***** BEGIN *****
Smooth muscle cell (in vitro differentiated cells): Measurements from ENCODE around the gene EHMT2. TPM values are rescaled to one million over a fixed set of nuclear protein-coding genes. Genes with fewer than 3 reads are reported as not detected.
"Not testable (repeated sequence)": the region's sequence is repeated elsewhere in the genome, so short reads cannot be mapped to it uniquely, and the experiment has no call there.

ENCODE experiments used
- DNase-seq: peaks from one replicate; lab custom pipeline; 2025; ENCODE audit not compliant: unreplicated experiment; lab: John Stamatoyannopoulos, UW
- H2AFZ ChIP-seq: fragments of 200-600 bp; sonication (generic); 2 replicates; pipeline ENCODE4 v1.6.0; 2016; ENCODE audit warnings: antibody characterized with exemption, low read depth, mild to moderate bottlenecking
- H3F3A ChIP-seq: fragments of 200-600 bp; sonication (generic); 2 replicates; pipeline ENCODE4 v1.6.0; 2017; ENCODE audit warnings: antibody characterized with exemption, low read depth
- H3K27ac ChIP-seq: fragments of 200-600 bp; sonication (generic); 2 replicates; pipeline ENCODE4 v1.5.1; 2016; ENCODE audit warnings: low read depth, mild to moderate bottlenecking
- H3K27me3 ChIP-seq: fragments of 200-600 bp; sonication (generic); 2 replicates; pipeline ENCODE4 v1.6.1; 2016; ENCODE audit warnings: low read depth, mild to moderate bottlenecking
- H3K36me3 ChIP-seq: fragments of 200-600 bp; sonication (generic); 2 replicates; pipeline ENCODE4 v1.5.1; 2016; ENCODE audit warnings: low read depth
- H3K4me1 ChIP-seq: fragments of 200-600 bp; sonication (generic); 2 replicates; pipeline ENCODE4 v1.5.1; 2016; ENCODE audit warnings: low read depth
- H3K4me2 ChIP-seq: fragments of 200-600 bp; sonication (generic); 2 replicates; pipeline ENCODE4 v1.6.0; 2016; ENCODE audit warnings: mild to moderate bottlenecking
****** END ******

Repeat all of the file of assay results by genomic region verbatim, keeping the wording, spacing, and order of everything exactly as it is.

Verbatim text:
Smooth muscle cell (in vitro differentiated cells): Measurements from ENCODE around the gene EHMT2. TPM values are rescaled to one million over a fixed set of nuclear protein-coding genes. Genes with fewer than 3 reads are reported as not detected.
"Not testable (repeated sequence)": the region's sequence is repeated elsewhere in the genome, so short reads cannot be mapped to it uniquely, and the experiment has no call there.

ENCODE experiments used
- DNase-seq: peaks from one replicate; lab custom pipeline; 2025; ENCODE audit not compliant: unreplicated experiment; lab: John Stamatoyannopoulos, UW
- H2AFZ ChIP-seq: fragments of 200-600 bp; sonication (generic); 2 replicates; pipeline ENCODE4 v1.6.0; 2016; ENCODE audit warnings: antibody characterized with exemption, low read depth, mild to moderate bottlenecking
- H3F3A ChIP-seq: fragments of 200-600 bp; sonication (generic); 2 replicates; pipeline ENCODE4 v1.6.0; 2017; ENCODE audit warnings: antibody characterized with exemption, low read depth
- H3K27ac ChIP-seq: fragments of 200-600 bp; sonication (generic); 2 replicates; pipeline ENCODE4 v1.5.1; 2016; ENCODE audit warnings: low read depth, mild to moderate bottlenecking
- H3K27me3 ChIP-seq: fragments of 200-600 bp; sonication (generic); 2 replicates; pipeline ENCODE4 v1.6.1; 2016; ENCODE audit warnings: low read depth, mild to moderate bottlenecking
- H3K36me3 ChIP-seq: fragments of 200-600 bp; sonication (generic); 2 replicates; pipeline ENCODE4 v1.5.1; 2016; ENCODE audit warnings: low read depth
- H3K4me1 ChIP-seq: fragments of 200-600 bp; sonication (generic); 2 replicates; pipeline ENCODE4 v1.5.1; 2016; ENCODE audit warnings: low read depth
- H3K4me2 ChIP-seq: fragments of 200-600 bp; sonication (generic); 2 replicates; pipeline ENCODE4 v1.6.0; 2016; ENCODE audit warnings: mild to moderate bottlenecking